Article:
- Fever of 100°F or higher
- Sore throat
- Runny or stuffy nose
- Body aches
- Extreme tiredness or fatigue
- Gastrointestinal complaints such as nausea, vomiting, and diarrhea (these are more common in children)
HOW IS THE FLU TREATED?
For most people, treatment for the flu is supportive and includes rest, staying hydrated and using over the counter fever-reducing medications. Patients with flu-like symptoms should stay home, avoiding contact with other people to prevent the spread of infection.
High risk patients and those with severe symptoms should see a medical professional as early as possible in the course of their illness to discuss possible treatment with anti-viral medications. Sometimes a flu infection can progress into a bacterial infection and antibiotics are needed. Inhalers and steroids can be used to treat airway narrowing which may occur in more complicated cases of influenza.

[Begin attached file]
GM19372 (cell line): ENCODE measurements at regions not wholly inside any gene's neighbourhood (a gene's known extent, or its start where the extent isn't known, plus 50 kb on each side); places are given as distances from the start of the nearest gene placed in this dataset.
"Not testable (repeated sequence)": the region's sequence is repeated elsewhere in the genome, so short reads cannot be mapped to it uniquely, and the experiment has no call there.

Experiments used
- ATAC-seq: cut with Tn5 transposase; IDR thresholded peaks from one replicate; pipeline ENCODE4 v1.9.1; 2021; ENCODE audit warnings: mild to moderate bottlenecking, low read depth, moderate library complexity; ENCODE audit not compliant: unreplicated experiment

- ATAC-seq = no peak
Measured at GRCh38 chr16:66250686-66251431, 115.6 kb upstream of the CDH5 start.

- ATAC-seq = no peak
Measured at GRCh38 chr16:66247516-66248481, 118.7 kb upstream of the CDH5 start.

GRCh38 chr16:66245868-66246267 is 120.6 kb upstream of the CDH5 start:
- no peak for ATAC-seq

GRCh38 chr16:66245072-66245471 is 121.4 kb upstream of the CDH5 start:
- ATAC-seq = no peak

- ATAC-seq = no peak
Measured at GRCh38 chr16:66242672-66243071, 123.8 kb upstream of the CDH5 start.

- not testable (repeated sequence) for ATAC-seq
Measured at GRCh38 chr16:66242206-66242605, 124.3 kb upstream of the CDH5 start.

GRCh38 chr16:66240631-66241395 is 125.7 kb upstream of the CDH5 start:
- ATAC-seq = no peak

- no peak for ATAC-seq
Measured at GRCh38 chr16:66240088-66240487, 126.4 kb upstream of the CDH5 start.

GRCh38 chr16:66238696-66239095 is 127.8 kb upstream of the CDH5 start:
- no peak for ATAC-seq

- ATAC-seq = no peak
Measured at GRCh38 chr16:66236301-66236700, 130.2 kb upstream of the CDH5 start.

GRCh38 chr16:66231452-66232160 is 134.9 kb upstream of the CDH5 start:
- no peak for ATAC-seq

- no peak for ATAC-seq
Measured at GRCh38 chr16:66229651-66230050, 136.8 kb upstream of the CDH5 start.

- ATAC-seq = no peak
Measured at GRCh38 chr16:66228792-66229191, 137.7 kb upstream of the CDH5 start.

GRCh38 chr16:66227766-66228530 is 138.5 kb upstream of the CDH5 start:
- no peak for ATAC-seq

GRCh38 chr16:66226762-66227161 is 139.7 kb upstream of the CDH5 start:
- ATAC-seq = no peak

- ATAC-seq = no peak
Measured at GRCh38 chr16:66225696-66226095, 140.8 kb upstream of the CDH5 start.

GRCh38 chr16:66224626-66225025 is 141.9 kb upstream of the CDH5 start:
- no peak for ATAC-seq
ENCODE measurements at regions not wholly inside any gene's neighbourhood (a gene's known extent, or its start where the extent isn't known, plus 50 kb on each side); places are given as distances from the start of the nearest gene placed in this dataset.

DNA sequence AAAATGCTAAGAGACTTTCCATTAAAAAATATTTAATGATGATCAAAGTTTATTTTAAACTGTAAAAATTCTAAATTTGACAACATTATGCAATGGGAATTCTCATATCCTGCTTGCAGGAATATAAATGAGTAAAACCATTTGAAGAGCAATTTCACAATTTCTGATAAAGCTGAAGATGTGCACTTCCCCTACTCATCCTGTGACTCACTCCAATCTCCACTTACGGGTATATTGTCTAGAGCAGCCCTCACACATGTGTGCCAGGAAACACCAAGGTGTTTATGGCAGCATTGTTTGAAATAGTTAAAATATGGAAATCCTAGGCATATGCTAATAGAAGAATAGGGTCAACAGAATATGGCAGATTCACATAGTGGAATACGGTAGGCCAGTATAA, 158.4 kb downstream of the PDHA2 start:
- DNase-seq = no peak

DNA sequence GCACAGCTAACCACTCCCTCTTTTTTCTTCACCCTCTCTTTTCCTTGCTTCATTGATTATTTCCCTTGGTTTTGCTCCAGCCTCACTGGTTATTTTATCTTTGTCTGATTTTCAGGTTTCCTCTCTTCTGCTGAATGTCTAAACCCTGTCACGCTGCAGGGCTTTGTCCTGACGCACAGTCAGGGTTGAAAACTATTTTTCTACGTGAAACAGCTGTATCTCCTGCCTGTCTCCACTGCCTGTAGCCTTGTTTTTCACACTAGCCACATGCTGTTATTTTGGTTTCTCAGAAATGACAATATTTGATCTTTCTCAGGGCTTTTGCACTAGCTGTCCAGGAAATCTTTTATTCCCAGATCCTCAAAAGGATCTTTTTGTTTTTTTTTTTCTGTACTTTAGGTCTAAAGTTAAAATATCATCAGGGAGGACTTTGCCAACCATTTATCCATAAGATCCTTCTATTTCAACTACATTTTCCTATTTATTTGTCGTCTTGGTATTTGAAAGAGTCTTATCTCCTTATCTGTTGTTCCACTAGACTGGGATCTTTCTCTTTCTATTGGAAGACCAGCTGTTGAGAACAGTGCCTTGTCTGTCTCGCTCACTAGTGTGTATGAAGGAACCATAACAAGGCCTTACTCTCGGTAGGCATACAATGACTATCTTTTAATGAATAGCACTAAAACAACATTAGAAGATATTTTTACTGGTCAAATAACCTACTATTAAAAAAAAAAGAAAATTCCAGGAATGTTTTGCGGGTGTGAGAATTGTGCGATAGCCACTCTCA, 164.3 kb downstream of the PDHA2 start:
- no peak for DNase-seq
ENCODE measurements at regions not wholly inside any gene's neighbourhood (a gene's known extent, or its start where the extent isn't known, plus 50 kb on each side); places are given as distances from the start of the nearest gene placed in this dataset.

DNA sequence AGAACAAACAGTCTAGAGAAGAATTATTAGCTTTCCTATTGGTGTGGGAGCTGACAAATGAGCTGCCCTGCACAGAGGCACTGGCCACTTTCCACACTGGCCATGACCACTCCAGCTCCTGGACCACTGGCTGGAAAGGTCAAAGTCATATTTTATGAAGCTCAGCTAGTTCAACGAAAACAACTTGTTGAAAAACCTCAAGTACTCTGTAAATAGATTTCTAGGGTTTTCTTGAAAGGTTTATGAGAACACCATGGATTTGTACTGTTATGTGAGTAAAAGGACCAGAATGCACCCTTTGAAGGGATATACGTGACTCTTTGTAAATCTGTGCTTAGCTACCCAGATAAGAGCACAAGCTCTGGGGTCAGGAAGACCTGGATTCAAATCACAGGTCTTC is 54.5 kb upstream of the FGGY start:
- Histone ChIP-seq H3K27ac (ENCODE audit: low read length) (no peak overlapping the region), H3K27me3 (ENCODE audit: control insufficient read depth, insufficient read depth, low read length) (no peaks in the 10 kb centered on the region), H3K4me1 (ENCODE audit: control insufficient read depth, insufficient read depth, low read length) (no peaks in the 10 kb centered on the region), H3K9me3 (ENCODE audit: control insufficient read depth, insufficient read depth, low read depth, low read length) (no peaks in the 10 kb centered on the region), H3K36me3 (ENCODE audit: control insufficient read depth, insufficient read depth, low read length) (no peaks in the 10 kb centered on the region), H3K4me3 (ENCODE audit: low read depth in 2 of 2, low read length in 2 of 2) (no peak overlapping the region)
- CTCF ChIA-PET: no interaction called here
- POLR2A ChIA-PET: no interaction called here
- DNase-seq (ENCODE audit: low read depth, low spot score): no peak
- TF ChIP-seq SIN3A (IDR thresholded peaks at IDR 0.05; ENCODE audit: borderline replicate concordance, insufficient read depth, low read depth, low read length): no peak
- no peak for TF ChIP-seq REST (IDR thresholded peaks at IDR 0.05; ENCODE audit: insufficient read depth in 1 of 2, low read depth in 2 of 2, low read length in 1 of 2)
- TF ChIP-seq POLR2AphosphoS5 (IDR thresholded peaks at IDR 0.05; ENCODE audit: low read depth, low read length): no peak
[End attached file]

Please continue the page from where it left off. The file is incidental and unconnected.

Patients at high risk for more severe flu infections include:
- Children less than 2 years of age
- Adults 65 years or older
- Patients of any age who are immunosuppressed
- Women who are pregnant or postpartum.
- Patients with chronic lung (including asthma), heart, kidney, liver, blood, endocrine, or neurologic disorders
- Residents of nursing homes or other chronic care facilities
- Patients with intellectual disabilities or developmental delay
- Morbidly obese adults (Body Mass Index > 40)
- Native Americans and Alaskan Natives
Remember, being proactive and getting an annual flu immunization can protect you from developing this uncomfortable, potentially serious infection.